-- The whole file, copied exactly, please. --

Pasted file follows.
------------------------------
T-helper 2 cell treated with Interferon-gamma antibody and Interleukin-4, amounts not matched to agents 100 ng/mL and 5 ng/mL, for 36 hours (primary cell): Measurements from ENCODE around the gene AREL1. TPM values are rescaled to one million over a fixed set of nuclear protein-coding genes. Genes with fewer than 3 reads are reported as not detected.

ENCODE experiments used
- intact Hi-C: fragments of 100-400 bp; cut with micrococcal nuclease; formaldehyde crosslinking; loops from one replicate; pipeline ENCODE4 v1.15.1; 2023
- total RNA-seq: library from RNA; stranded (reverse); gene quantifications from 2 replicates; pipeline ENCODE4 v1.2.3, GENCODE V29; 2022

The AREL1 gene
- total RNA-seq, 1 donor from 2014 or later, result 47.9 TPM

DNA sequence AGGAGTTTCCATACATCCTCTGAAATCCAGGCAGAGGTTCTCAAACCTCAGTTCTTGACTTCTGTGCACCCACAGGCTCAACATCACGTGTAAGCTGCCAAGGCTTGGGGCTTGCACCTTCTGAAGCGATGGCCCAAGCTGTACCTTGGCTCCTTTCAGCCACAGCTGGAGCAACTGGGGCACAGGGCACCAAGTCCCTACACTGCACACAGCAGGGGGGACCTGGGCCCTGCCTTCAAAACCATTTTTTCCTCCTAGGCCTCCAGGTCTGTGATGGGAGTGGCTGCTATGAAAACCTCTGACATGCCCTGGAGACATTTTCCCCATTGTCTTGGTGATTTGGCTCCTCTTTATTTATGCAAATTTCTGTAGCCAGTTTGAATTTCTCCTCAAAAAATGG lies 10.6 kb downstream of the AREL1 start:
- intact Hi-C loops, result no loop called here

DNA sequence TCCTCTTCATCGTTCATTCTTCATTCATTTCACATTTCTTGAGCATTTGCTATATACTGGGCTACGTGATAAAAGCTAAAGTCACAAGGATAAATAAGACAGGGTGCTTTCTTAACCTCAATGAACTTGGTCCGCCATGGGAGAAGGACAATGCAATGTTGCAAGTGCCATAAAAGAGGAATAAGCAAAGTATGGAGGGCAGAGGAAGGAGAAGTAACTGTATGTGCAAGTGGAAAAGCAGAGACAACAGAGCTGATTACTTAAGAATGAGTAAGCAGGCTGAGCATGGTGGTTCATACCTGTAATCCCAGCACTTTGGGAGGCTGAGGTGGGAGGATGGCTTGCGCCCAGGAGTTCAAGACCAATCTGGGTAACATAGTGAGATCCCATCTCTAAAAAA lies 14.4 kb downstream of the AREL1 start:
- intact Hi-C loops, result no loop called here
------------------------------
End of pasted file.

T-helper 2 cell treated with Interferon-gamma antibody and Interleukin-4, amounts not matched to agents 100 ng/mL and 5 ng/mL, for 36 hours (primary cell): Measurements from ENCODE around the gene AREL1. TPM values are rescaled to one million over a fixed set of nuclear protein-coding genes. Genes with fewer than 3 reads are reported as not detected.

ENCODE experiments used
- intact Hi-C: fragments of 100-400 bp; cut with micrococcal nuclease; formaldehyde crosslinking; loops from one replicate; pipeline ENCODE4 v1.15.1; 2023
- total RNA-seq: library from RNA; stranded (reverse); gene quantifications from 2 replicates; pipeline ENCODE4 v1.2.3, GENCODE V29; 2022

The AREL1 gene
- total RNA-seq, 1 donor from 2014 or later, result 47.9 TPM

DNA sequence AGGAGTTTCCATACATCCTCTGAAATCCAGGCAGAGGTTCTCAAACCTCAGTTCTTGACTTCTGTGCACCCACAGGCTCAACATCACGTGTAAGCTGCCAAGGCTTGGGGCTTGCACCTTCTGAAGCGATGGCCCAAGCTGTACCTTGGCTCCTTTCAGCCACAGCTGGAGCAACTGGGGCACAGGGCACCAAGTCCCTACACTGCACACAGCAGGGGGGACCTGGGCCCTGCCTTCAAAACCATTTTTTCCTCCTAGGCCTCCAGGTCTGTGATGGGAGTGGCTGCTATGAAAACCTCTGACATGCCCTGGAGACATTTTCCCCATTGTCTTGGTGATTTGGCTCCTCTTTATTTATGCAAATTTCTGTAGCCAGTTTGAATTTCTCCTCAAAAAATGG lies 10.6 kb downstream of the AREL1 start:
- intact Hi-C loops, result no loop called here

DNA sequence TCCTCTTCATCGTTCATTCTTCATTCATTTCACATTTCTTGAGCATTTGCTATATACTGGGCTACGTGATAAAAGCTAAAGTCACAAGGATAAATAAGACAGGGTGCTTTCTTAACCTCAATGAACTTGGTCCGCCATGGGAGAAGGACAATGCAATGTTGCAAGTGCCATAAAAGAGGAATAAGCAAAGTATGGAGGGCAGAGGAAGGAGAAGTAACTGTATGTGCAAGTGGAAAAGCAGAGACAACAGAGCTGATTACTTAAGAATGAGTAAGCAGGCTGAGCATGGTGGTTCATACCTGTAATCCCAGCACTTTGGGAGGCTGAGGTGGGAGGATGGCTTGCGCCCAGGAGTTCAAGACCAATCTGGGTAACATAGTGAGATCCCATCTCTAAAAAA lies 14.4 kb downstream of the AREL1 start:
- intact Hi-C loops, result no loop called here